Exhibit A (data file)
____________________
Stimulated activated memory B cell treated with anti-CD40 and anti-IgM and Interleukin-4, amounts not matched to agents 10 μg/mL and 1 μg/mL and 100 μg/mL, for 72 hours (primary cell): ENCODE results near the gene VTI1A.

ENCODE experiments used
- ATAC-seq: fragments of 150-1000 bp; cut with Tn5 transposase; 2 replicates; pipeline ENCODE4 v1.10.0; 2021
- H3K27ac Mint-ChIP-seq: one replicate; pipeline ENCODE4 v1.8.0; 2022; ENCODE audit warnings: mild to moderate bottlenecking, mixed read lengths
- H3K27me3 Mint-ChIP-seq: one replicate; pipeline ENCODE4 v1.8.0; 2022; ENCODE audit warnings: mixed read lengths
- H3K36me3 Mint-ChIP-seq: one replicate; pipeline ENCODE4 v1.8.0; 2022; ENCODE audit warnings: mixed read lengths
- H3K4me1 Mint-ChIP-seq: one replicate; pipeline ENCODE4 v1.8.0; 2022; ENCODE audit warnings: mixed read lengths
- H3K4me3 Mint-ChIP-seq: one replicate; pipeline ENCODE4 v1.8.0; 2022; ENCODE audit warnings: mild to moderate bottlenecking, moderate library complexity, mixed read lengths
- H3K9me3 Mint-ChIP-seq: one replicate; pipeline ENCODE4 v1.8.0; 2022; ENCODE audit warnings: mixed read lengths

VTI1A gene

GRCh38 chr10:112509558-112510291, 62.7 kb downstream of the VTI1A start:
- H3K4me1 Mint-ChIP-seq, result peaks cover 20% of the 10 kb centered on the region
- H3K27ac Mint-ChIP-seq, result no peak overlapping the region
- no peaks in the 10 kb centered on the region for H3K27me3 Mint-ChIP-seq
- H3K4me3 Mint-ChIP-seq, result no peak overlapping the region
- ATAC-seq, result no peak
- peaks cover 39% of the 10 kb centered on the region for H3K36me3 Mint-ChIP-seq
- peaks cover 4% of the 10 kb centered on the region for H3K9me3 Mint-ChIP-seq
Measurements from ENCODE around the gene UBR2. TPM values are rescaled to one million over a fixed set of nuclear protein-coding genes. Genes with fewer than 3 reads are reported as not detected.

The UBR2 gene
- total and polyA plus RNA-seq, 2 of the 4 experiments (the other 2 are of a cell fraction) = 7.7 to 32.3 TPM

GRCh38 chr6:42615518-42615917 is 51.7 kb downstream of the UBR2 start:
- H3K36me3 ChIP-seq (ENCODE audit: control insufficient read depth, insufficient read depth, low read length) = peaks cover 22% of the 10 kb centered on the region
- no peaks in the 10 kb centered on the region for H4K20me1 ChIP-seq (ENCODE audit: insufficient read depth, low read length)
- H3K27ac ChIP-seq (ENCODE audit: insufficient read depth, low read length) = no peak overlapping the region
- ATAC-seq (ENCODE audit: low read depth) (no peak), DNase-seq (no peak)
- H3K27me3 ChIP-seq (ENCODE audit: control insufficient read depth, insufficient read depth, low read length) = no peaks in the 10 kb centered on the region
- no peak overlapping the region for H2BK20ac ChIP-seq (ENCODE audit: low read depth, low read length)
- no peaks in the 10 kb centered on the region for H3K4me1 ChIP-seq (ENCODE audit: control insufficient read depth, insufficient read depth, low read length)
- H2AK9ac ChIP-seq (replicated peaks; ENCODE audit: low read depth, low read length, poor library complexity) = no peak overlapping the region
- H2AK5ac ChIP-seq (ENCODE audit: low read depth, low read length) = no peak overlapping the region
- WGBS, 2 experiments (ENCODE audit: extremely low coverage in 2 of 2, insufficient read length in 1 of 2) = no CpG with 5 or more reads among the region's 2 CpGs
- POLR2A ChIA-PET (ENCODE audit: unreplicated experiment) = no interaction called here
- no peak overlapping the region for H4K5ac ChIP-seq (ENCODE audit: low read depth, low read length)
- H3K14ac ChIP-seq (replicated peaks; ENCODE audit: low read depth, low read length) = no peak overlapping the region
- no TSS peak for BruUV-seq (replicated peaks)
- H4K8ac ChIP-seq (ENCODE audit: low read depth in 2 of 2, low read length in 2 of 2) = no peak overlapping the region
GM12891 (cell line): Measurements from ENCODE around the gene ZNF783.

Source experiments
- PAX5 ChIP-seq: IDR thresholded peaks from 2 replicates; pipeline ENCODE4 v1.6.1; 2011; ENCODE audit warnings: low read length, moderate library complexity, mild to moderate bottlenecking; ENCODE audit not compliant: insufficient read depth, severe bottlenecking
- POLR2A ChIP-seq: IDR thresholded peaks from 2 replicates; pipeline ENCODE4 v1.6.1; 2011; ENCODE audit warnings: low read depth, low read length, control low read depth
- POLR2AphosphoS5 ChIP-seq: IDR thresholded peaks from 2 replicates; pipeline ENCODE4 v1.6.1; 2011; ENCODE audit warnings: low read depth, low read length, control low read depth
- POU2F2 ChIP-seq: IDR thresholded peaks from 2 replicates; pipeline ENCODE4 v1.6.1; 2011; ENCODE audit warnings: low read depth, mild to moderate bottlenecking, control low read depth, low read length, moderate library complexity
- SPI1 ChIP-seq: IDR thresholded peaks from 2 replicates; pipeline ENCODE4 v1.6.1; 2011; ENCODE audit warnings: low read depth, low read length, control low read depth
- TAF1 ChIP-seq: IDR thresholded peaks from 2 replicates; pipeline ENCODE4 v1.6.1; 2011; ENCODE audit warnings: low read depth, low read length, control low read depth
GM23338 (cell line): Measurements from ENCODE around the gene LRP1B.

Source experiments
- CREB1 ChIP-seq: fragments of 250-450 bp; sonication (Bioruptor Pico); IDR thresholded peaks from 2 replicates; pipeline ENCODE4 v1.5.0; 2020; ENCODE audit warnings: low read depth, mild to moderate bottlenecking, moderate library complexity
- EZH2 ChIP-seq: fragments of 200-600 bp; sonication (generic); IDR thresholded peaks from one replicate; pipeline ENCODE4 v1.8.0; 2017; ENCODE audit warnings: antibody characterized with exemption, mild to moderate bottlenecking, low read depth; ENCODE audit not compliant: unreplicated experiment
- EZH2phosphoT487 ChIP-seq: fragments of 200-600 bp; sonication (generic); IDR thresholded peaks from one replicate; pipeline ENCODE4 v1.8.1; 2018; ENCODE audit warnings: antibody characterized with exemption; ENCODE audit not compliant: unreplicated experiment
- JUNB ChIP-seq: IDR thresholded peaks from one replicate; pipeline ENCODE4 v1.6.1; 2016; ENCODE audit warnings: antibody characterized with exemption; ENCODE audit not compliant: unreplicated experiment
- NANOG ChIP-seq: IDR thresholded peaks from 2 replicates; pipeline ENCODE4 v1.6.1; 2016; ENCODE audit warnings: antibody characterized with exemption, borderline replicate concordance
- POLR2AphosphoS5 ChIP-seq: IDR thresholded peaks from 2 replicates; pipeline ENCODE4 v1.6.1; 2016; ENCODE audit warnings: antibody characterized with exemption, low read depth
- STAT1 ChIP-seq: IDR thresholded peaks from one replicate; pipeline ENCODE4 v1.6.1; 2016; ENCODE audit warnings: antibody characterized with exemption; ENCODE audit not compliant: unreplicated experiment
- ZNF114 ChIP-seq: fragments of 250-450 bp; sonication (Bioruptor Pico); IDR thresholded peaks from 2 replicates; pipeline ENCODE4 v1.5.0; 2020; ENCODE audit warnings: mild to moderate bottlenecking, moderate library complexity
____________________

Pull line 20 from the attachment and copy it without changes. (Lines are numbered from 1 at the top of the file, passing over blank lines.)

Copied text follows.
The UBR2 gene